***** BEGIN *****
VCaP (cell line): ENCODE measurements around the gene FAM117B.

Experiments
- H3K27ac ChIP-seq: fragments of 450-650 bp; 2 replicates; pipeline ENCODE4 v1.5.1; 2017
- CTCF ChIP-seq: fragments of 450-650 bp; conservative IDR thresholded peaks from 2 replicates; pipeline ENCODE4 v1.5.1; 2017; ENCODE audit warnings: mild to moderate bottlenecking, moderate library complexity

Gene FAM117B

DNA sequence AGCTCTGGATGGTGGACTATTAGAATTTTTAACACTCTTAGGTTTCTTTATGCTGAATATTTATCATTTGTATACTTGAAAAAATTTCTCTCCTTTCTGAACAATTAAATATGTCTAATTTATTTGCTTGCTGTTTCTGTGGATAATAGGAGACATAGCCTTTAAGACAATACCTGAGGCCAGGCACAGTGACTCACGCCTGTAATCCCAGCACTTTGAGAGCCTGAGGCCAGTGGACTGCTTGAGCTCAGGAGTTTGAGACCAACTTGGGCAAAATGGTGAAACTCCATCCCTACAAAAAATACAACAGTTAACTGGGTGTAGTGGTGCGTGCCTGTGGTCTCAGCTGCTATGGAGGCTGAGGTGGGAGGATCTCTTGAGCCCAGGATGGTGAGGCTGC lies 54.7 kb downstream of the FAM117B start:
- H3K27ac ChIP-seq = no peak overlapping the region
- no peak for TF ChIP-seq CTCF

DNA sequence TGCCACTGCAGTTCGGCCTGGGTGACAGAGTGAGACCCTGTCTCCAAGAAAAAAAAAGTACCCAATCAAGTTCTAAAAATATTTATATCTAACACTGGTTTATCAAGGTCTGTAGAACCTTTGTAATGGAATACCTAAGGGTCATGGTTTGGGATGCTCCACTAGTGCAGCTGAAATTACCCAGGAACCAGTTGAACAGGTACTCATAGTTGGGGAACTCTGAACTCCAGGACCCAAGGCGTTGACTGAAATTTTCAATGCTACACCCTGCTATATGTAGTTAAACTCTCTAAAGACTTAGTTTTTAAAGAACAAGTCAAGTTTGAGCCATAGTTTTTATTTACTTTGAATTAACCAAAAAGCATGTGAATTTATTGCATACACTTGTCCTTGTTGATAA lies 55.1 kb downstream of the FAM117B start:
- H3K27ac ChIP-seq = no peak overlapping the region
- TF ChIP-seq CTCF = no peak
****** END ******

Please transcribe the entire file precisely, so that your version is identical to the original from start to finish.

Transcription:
VCaP (cell line): ENCODE measurements around the gene FAM117B.

Experiments
- H3K27ac ChIP-seq: fragments of 450-650 bp; 2 replicates; pipeline ENCODE4 v1.5.1; 2017
- CTCF ChIP-seq: fragments of 450-650 bp; conservative IDR thresholded peaks from 2 replicates; pipeline ENCODE4 v1.5.1; 2017; ENCODE audit warnings: mild to moderate bottlenecking, moderate library complexity

Gene FAM117B

DNA sequence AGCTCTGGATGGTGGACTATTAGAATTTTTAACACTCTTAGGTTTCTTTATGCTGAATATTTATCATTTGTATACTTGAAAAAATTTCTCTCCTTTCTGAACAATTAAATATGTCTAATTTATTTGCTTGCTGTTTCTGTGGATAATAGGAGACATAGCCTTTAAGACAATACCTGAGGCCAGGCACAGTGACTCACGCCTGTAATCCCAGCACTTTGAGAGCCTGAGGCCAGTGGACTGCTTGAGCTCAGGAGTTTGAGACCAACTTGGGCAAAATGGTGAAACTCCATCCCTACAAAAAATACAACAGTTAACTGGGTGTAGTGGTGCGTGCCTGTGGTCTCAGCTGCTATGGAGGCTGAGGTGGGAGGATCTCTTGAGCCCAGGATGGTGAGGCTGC lies 54.7 kb downstream of the FAM117B start:
- H3K27ac ChIP-seq = no peak overlapping the region
- no peak for TF ChIP-seq CTCF

DNA sequence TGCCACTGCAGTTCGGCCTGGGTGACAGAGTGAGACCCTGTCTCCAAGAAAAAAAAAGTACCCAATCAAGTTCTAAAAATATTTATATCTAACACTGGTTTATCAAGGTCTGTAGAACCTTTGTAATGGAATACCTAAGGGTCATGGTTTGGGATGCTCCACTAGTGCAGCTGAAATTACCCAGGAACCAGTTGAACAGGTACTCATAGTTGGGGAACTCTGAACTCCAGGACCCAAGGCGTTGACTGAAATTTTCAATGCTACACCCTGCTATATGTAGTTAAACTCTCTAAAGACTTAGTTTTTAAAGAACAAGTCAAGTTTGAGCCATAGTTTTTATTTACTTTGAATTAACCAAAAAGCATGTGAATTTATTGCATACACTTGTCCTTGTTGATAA lies 55.1 kb downstream of the FAM117B start:
- H3K27ac ChIP-seq = no peak overlapping the region
- TF ChIP-seq CTCF = no peak